Greg focuses on complex, real-estate, and commercial litigation. He also serves as an outside general counsel to businesses, advising them on various legal issues, including laws relating to the COVID-19 pandemic, such as the CARES Act and its Paycheck Protection Program. He was co-counsel of record in Manning v. Merrill Lynch, in which the United States Supreme Court ruled unanimously in his clients’ favor. Prior to the grant of certiorari, Greg was the primary brief writer in the U.S. Supreme Court and the Third Circuit Court of Appeals. Those underlying motions, made by several of the country’s largest financial institutions, were resolved entirely in favor of Greg’s clients.
In 2018 and 2019, Greg secured reimbursement of substantial attorneys’ fees under contractual fee-shifting provisions; reimbursement of attorneys’ fees as frivolous-litigation sanctions; multiple post-judgment awards enforcing his clients’ judgments and court orders; spoliation sanctions against litigants who destroyed evidence, including an adverse-inference charge that promptly resolved his client’s case favorably; significant insurance coverage settlements; and favorable summary-judgment decisions, including a decision that clarifies the scope of the New Jersey Consumer Fraud Act in real-estate transactions.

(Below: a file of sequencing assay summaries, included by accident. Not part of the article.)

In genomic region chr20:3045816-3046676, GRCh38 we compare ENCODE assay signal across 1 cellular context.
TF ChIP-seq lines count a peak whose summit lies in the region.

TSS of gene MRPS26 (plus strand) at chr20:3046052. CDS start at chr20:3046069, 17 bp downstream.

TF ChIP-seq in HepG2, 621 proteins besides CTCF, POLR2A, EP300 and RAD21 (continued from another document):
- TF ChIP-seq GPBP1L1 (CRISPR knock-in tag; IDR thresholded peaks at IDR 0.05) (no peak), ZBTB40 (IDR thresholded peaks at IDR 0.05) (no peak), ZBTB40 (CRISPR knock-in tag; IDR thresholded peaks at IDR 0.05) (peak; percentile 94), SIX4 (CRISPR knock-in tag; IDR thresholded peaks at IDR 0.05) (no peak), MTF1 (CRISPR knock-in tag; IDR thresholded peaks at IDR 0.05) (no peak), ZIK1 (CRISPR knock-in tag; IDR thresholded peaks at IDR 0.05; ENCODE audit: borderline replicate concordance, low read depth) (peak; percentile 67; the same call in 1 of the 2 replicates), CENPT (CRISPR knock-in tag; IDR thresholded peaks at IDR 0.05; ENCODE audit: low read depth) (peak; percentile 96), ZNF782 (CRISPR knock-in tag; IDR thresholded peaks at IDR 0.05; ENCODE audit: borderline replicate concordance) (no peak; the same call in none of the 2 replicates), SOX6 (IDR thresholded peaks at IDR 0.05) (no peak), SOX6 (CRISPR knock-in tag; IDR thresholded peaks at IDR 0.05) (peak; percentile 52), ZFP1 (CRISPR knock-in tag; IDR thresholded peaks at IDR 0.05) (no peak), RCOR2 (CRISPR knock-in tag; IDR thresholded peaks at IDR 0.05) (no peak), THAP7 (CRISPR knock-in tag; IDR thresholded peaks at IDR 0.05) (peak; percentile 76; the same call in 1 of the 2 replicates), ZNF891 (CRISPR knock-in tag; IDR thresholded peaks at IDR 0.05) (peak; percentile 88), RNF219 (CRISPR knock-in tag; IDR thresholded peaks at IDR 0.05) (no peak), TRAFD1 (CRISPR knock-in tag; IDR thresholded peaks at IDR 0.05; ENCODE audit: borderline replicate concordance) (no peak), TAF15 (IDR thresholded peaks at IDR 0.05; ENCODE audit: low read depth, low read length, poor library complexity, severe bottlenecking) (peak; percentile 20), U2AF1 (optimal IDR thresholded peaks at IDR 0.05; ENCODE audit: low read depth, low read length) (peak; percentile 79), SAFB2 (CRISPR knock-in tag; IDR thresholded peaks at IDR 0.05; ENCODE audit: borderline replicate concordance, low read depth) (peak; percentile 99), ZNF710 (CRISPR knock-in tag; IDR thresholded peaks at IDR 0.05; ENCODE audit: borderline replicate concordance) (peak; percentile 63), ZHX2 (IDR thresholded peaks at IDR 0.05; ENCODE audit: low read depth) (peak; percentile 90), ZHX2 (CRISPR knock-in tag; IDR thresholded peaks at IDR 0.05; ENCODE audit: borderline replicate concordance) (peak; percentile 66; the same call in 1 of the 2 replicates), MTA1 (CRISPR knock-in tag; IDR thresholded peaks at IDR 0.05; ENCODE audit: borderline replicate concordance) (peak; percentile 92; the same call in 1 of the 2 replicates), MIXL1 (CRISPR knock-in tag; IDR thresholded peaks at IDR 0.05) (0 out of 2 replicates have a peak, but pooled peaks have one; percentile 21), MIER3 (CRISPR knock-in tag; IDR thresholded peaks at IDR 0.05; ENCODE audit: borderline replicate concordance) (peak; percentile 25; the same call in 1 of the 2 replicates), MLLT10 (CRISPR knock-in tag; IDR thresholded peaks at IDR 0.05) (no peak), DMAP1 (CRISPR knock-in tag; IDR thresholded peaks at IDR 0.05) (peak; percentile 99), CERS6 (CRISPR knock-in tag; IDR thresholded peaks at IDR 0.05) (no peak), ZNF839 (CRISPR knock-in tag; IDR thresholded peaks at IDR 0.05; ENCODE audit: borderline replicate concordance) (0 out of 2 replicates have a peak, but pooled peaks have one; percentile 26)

A 2009 graduate of Tulane University, cum laude, and from Temple University School of Law, cum laude, in 2012, Greg was a member of the Temple Law Review and has been published in multiple law reviews.
While in law school, Greg was a judicial intern for the Honorable Petrese B. Tucker, U.S.D.J. (E.D.P.A.), the Honorable Susan D. Wigenton, U.S.D.J. (D.N.J.), and the Honorable Peter E. Doyne, A.J.S.C. (N.J. Sup.).
Upon graduation, he was awarded the Terrence H. Klasky Memorial Award for being the outstanding graduate in banking, negotiable instruments, and consumer protection.
- New York; New Jersey;
- Southern District of New York; District of New Jersey;
- Second Circuit Court of Appeals; Third Circuit Court of Appeals; and
- The United States Supreme Court